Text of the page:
I wrote my own installer, which one reviewer referred to as “weird” or “unusual” or something like that. I used the protection scheme from above … the INI file with a thirty-day trial period. I also placed a “trial version” message on each image that appeared as wallpaper. I then added an image between the random ones that stated that WallShow was unregistered.

The same reviewer gave WallShow really bad marks because of this. The product itself never really took off, but I don’t think that was a factor of the overprotection I had employed. I like to think that maybe I could have received a few more registrations before I retired the product completely.

Just before doing so, I saw a crack for WallShow that removed all of my protections. I tried the crack myself and ended up recompiling WallShow so that the crack would no longer work. Then, I placed it on my site for a while. Apparently, someone thought it was good enough to use without all of the protection.

The Philosophy

I’ve tried to stick with a philosophy of using copy-protection as a reminder.

The copy-protection that I employed with ScreenKap, my command-line screen capture program, was a simple date built in to the EXE file. The trial version expires on a pre-set calendar date so that no temporary INI files need to be used.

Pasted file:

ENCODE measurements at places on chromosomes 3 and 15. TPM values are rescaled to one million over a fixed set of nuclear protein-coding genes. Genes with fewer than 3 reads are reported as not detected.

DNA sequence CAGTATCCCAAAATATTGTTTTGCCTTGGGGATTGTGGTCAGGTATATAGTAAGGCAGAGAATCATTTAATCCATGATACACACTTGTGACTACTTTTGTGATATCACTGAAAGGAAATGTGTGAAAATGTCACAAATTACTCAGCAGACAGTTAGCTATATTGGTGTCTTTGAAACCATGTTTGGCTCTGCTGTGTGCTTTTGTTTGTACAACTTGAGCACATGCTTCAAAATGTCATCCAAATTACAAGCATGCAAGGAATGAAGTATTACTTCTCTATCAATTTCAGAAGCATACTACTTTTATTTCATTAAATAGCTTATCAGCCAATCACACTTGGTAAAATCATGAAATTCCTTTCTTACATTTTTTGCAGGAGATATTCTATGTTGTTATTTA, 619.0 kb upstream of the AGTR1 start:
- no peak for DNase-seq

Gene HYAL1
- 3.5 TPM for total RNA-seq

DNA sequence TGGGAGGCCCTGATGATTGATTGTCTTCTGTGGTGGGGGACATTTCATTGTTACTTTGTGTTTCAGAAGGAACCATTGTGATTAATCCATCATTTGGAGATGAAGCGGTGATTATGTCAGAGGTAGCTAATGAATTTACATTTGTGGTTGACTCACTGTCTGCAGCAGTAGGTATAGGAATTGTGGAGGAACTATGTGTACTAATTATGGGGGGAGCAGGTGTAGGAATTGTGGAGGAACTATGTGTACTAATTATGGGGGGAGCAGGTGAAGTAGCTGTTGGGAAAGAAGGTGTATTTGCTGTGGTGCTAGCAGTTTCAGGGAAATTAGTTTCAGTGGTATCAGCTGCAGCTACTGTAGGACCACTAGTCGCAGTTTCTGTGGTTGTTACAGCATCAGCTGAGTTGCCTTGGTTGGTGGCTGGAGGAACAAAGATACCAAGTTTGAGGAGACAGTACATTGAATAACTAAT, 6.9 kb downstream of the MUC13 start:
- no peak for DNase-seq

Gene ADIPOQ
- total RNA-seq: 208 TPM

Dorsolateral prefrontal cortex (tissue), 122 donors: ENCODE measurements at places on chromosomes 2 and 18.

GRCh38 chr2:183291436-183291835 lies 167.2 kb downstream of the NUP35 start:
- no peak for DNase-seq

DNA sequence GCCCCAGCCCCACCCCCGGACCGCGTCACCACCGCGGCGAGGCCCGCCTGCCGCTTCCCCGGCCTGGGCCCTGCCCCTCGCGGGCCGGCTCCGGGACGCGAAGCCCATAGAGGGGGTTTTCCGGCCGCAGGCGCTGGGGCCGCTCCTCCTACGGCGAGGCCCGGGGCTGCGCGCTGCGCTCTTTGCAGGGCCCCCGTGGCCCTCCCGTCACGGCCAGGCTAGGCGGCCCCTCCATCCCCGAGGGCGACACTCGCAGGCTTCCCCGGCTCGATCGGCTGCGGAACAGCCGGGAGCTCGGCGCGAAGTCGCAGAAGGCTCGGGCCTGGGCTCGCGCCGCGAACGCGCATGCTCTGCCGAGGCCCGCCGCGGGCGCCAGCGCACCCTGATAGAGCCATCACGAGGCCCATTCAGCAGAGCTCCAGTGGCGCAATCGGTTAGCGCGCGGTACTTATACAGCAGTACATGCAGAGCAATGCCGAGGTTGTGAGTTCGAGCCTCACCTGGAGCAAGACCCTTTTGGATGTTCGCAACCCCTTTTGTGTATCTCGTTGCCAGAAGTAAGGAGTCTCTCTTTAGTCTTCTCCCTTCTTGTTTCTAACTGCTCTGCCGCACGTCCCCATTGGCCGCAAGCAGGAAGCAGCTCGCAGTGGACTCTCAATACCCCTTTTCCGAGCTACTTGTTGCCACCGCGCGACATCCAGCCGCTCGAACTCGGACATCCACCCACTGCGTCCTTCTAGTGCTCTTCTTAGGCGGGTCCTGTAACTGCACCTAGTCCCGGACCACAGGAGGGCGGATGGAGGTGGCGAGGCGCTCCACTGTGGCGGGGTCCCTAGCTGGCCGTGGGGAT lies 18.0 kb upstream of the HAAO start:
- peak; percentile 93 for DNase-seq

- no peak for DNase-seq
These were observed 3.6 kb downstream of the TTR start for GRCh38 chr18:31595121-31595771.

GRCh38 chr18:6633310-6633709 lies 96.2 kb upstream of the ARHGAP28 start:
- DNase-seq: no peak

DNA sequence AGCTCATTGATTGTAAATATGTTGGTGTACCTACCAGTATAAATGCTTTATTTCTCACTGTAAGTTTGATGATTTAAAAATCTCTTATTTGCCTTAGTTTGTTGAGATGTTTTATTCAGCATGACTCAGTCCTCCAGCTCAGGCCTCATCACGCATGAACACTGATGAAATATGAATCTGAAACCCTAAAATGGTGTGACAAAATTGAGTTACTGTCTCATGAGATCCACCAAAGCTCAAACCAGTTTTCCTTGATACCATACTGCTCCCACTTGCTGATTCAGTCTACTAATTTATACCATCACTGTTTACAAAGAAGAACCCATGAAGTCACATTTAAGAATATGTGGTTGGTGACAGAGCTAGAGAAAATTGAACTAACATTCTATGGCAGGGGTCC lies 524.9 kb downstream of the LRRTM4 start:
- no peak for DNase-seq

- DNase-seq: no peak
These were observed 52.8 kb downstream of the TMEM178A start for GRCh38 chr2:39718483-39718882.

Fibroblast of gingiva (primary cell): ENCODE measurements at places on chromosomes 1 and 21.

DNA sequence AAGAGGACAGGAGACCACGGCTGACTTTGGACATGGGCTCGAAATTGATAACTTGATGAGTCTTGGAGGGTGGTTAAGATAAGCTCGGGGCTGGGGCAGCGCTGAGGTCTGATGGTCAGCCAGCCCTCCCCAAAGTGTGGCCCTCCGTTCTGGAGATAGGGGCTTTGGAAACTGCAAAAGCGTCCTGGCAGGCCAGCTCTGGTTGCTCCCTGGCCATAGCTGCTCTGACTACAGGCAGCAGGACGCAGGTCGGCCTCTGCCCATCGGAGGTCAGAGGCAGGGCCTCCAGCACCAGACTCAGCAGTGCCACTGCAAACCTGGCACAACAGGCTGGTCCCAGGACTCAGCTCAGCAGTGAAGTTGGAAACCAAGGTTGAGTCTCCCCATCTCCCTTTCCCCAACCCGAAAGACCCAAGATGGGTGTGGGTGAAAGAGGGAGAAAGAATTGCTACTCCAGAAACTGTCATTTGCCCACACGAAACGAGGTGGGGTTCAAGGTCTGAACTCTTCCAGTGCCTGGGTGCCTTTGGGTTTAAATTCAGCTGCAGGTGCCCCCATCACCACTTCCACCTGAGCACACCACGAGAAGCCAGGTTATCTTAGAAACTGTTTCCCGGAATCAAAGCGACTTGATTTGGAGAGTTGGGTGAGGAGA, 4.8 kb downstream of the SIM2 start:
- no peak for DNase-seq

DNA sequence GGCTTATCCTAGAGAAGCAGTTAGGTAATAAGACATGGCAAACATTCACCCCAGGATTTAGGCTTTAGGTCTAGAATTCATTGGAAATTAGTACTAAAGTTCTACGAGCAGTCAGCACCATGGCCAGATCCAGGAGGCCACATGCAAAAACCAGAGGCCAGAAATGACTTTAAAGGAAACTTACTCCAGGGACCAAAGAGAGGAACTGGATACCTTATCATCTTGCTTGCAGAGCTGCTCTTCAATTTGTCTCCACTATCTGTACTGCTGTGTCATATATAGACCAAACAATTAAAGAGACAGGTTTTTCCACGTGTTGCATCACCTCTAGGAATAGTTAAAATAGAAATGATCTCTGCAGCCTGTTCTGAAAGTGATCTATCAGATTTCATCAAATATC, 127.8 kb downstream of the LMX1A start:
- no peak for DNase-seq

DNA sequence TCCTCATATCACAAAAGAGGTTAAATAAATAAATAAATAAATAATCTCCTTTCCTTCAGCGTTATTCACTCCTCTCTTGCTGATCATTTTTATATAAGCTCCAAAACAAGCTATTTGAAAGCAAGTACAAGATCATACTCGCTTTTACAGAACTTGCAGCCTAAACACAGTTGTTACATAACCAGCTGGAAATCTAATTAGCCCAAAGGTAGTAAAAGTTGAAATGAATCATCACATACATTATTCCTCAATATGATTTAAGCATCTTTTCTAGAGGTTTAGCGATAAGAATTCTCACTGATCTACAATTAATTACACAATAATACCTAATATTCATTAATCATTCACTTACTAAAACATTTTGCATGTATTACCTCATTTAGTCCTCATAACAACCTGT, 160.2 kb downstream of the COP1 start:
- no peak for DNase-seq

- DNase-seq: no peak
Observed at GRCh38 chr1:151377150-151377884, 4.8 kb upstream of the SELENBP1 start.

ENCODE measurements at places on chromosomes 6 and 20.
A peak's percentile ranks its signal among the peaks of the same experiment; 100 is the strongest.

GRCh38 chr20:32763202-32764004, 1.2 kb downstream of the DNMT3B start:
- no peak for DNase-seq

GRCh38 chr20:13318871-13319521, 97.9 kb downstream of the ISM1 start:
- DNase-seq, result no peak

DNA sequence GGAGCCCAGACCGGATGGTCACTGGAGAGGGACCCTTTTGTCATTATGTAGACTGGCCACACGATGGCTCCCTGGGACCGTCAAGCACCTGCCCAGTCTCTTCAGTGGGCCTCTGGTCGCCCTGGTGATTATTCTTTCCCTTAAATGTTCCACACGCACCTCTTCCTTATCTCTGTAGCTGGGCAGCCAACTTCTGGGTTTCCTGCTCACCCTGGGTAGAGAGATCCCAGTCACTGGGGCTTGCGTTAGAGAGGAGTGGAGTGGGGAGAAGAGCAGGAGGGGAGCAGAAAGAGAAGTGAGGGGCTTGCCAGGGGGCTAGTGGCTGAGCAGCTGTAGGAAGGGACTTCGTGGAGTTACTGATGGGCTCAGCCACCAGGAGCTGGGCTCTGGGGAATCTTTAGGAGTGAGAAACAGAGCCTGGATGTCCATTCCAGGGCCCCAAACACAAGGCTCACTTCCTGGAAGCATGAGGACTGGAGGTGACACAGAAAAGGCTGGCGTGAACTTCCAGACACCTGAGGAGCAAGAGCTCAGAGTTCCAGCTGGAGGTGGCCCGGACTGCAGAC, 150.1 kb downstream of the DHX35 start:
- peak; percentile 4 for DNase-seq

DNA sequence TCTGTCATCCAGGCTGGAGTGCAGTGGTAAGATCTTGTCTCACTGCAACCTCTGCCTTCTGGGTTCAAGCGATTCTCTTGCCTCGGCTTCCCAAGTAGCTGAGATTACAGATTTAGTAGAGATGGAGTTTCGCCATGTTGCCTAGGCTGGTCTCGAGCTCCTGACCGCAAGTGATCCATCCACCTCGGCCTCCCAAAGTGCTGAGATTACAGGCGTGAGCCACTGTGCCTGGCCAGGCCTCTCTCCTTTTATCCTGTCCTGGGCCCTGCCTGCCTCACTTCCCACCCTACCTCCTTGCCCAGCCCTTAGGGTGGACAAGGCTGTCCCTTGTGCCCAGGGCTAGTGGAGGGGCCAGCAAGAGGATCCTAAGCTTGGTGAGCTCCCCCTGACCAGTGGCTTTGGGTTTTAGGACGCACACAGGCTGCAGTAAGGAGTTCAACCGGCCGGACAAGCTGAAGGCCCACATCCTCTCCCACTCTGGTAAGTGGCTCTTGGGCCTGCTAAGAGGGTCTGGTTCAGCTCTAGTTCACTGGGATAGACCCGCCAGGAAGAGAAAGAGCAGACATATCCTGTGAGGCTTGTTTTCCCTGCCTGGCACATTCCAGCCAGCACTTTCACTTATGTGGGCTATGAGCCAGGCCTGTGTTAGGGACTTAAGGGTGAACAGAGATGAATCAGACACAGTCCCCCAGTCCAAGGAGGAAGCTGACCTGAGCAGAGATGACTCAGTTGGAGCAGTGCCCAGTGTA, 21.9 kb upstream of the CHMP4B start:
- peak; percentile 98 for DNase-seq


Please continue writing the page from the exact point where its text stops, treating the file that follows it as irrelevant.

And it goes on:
It had sometimes been a challenge to remember to update that value and re-release the trial version, but it’s the easiest to implement.

I went a step further and encrypted all of the string literals in the program by building a custom preprocessor. The preprocessor would transform each string literal into a series of encrypted hex-bytes in a global data buffer and would replace the literal with a function-call to the decrypt routine in the literal’s place. I wasn’t necessarily trying to remind the procrastinators, a new threat of people ripping off others’ software and reselling it under their own name had arisen. I doubt that ScreenKap had ever fallen into that trap, but it was again an experiment that I wanted to try. This technique was later flagged as being suspicious by anti-malware software, so the last incarnations of ScreenKap contained unencrypted literals.

I used to sell a program called CMD2EXE, which packages batch script files and other supporting files into a single EXE file. The copy-protection scheme I employ with CMD2EXE is that the output EXE will only run on the same day it was generated. This should allow people to test the software thoroughly for as long as they like. They cannot deploy an EXE that has been created with the trial version or it will cease to function in twenty-four hours. This also has been a worthwhile mechanism.

Wrapping it Up

I should state that my philosophy of sending the registered users a fully-functional copy has allowed some pirates to place fully-function versions of my software on their sites by purchasing a single copy. I’ve talked with some peers about a way around this, but it seems like anything that would be effective might be intrusive for a prospect who would legitimately license my software.


About Jim Lawless

I've been programming computers for about 36 years ... 30 of that professionally. I've been a teacher, I've worked as a consultant, and have written articles here and there for publications like Dr. Dobbs Journal, The C/C++ Users Journal, Nuts and Volts, and others.